You are here:

The Union takes action on the “Fourth 90”

Published on


By Prof Anthony Harries, Senior Advisor

Prof Anthony Harries

National TB Programmes aim to diagnose and treat patients who have developed tuberculosis (TB), with successful completion of anti-TB treatment being the yardstick to judge performance. Good progress has been achieved, with the latest figures showing a global treatment success rate of 85%. Long-term studies, however, all point to significant on-going morbidity after treatment has been successfully completed, which in turn is associated with a higher risk of death compared with people who have never had TB.

In 2016, The Union along with colleagues from Imperial College, London, and Columbia University, New York, drew attention to this issue from a disease programme perspective [1]. They argued for a better understanding of the burden of respiratory disability at the end of anti-TB treatment as well as better linkage between TB programmes and respiratory medicine services to assist those people still suffering from on-going pulmonary dysfunction.

In 2019, The Union took the argument further. The Stop TB Partnership several years earlier had launched the three “90-(90)-90” diagnostic and treatment targets to reach and treat at least 90% of all people with TB, including 90% of key populations, and achieve 90% treatment success for all people diagnosed with TB. Given not only the pulmonary disability that persists after anti-TB treatment but the long-term adverse events from treatment (such as deafness from aminoglycosides), on-going determinants (such as cigarette smoking) and associated co-morbidities (such as HIV infection and Diabetes mellitus), The Union proposed a “Fourth 90”. This target states that 90% of all people successfully completing treatment for TB can have a good health-related quality of life [2]. This “Fourth 90” for TB aligns perfectly with the “fourth 90” proposed for HIV/AIDS, both of which focus on person- and family-centred services to improve the quality and delivery of care. Implicit in this new proposed target is the need to routinely identify disability, TB-risk determinants and co-morbidities after anti-TB treatment has been successfully completed.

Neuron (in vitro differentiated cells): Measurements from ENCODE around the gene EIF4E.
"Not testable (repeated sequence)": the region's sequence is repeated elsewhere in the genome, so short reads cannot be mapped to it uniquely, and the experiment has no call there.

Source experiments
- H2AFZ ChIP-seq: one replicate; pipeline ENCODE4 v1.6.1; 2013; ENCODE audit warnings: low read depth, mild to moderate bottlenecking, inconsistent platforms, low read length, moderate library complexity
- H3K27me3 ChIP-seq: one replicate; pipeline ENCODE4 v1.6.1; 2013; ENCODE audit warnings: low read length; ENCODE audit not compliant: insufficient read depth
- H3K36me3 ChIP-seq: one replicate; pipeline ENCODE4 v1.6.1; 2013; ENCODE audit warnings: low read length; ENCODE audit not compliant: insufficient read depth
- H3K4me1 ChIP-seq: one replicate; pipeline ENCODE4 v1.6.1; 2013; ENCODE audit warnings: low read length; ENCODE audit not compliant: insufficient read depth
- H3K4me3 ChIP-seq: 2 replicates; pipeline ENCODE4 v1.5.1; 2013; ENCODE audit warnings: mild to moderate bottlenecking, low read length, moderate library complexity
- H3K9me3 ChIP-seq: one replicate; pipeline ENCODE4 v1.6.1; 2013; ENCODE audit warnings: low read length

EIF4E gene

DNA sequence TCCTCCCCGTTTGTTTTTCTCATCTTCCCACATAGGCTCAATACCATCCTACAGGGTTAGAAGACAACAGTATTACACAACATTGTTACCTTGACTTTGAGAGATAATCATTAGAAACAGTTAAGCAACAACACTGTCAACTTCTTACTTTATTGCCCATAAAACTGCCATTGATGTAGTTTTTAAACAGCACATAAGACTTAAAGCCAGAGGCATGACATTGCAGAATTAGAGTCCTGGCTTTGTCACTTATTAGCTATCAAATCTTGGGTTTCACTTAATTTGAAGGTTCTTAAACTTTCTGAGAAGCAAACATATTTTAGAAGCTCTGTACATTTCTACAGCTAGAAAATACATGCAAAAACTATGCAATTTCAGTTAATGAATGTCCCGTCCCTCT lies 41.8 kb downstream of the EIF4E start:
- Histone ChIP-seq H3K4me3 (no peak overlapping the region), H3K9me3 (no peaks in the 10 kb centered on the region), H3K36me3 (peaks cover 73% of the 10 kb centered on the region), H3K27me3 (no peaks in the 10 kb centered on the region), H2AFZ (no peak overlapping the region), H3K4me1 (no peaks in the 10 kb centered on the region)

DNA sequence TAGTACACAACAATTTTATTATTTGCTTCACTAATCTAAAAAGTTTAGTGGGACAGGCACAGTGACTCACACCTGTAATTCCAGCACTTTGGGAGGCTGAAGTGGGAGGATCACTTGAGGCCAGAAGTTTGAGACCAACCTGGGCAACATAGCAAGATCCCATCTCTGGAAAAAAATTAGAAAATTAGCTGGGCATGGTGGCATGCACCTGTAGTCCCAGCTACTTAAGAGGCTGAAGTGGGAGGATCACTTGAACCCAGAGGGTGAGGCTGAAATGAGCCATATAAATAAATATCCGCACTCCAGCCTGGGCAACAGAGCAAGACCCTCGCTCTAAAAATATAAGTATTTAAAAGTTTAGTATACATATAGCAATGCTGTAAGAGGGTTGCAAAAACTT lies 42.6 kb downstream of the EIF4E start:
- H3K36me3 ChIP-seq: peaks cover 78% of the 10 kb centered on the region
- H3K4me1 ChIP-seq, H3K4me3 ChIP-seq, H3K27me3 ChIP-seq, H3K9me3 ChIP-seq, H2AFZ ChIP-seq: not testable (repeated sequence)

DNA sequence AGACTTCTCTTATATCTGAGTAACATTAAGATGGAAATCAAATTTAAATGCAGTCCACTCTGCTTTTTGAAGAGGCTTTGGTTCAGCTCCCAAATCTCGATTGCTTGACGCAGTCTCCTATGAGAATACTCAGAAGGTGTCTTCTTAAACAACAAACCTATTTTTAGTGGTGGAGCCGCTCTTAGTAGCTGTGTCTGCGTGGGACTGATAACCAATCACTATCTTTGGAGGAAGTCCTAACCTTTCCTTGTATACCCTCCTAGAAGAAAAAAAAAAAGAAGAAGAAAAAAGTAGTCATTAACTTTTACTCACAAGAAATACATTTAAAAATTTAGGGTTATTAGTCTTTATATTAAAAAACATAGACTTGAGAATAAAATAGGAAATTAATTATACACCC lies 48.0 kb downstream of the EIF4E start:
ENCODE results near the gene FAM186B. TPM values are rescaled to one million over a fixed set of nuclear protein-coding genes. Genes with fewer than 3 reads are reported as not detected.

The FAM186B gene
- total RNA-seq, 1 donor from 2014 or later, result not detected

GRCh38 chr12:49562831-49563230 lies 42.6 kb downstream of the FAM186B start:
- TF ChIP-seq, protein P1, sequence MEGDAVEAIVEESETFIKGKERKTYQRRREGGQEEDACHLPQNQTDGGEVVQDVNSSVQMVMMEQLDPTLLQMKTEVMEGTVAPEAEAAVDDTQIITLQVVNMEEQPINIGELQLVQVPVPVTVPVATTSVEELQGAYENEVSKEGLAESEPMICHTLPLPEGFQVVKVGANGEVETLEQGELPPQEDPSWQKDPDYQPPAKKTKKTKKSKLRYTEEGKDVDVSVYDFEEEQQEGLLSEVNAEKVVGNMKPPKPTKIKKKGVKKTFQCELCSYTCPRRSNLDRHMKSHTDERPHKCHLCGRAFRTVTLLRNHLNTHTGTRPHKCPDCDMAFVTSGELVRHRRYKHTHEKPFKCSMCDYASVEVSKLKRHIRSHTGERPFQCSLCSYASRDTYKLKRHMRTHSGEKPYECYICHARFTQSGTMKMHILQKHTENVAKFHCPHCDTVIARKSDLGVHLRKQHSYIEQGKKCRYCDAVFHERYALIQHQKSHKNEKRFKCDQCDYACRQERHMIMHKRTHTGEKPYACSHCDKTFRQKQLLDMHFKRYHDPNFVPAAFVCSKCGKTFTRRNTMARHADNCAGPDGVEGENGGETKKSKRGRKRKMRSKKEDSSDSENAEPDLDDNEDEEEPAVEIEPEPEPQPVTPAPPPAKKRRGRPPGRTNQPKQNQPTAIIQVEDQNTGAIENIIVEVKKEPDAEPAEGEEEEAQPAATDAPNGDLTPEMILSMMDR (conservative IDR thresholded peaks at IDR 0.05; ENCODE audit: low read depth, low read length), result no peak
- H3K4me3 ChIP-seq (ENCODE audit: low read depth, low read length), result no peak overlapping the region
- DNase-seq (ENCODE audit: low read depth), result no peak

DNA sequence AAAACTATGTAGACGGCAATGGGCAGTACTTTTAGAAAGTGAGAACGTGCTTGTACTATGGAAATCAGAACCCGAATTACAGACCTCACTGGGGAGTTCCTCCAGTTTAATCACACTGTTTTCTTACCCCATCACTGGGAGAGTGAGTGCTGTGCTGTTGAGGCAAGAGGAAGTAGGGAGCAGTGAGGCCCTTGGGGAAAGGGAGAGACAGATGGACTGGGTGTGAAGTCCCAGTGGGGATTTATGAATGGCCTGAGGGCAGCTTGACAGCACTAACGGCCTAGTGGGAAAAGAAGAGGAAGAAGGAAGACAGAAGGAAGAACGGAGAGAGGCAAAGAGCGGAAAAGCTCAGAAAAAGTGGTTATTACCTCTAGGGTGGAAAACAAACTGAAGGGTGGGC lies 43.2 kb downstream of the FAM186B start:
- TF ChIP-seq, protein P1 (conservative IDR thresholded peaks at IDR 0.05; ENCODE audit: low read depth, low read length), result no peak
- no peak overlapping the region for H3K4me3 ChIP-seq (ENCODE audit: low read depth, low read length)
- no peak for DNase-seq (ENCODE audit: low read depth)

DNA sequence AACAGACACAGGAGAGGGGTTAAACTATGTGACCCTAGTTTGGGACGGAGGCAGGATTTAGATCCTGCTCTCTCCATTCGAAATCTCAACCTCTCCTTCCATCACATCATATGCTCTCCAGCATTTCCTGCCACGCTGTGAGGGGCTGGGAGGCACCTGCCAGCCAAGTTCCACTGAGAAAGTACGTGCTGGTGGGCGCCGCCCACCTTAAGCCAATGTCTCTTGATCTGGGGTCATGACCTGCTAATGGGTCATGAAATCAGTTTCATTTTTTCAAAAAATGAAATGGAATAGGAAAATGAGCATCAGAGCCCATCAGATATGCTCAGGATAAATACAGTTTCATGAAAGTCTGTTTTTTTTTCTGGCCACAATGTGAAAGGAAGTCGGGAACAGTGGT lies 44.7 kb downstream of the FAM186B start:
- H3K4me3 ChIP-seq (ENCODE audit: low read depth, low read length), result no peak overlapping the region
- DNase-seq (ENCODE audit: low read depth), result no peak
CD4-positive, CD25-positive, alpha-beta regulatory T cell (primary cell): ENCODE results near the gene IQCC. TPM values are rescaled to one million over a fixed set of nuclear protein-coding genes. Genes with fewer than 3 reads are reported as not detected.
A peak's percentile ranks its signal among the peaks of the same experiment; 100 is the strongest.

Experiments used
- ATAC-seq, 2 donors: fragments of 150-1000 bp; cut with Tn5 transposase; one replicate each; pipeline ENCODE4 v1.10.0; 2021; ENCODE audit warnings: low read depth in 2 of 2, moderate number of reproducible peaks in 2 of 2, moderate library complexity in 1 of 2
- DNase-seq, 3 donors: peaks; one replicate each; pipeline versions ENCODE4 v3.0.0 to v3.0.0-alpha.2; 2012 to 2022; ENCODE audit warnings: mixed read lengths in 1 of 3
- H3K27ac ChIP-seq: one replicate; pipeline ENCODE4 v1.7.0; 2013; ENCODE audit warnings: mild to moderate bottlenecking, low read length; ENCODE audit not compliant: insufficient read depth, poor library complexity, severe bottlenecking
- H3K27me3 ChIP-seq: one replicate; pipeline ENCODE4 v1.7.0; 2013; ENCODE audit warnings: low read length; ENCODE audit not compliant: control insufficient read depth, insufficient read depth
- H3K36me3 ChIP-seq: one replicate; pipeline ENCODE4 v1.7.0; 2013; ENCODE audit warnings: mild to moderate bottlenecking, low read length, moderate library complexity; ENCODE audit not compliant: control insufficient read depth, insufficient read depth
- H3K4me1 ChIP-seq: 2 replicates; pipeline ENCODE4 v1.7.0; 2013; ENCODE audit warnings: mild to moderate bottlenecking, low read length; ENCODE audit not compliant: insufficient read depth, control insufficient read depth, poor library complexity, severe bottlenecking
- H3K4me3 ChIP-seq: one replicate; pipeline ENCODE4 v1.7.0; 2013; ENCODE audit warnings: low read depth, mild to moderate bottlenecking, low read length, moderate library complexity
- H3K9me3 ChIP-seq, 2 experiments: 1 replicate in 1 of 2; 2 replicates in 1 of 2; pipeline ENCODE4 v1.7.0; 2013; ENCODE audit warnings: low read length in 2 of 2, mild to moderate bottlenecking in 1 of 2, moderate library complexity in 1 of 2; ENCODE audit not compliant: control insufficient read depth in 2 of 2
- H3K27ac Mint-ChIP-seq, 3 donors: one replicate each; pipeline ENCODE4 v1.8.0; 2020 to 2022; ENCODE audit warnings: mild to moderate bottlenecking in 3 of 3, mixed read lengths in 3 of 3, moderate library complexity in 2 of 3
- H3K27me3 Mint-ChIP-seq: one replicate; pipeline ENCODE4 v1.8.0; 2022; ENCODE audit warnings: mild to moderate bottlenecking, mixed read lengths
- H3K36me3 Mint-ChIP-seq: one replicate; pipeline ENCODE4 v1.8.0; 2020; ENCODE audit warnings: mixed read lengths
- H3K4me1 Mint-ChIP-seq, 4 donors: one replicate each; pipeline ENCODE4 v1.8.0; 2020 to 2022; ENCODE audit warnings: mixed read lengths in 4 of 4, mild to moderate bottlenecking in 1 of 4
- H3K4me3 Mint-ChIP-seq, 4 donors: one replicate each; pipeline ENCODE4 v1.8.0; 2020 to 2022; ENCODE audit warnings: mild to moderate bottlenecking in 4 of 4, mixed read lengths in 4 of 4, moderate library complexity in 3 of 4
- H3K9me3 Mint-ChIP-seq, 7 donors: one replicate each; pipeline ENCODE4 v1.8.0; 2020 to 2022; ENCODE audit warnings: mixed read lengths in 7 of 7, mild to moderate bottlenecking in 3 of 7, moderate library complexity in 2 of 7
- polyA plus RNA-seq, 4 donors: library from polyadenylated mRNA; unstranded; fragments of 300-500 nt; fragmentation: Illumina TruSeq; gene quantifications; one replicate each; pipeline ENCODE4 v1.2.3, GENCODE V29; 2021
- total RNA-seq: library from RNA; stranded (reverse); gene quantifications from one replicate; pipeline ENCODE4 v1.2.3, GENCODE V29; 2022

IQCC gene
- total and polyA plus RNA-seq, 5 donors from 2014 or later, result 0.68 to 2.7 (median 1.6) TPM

In 2021, The Union working with National TB colleagues in China, and supported by the Johns Hopkins Centre for Tuberculosis, Baltimore, studied the feasibility of conducting post-TB assessments at the end of anti-TB treatment under routine programmatic conditions [3]. The study, undertaken in five TB clinics in China, demonstrated that such assessments were feasible without additional resources. There was substantial on-going morbidity with continuous symptoms in half of the people, functional disability in 20% (defined as a poor six-minute walking test), diabetes mellitus in 20% and cigarette smoking in 10%. Recommendations were made to perform these assessments not only at the end of anti-TB treatment but at the start of treatment as well, and ensure that those needing further care and support, such as pulmonary rehabilitation for pulmonary disability, actually received it.

This year, The Union with Chinese National TB colleagues, the Johns Hopkins Centre for Tuberculosis and supported by the Special Programme for Research and Training in Tropical Diseases, Geneva, has started to assess whether these recommendations can be implemented. The study, which is taking place in ten clinics in China, will determine such comprehensive assessment and care is possible within the routine setting.

The Union’s mantra is “Know, Share, Act”. Work within the routine programmatic setting to assess and care for disability, risk determinants and co-morbidities at the start and end of anti-TB treatment is an example of innovative operational research which aims to give patients not only a cure for TB but a good health-related quality of life.


  1. AD Harries et al. Int J Tuberc Lung Dis 2016; 20: 1010-1013. Doi: 10.5588/ijtld.16.0277.
  2. AD Harries et al. Int J Tuberc Lung Dis 2019; 23: 1253-1256. Doi: 10.5588/ijtld.19.0471.
  3. Y Lin et al. Trop Med Infect Dis 2021; 6: 164. Doi: 10.3390/tropicalmed6030164.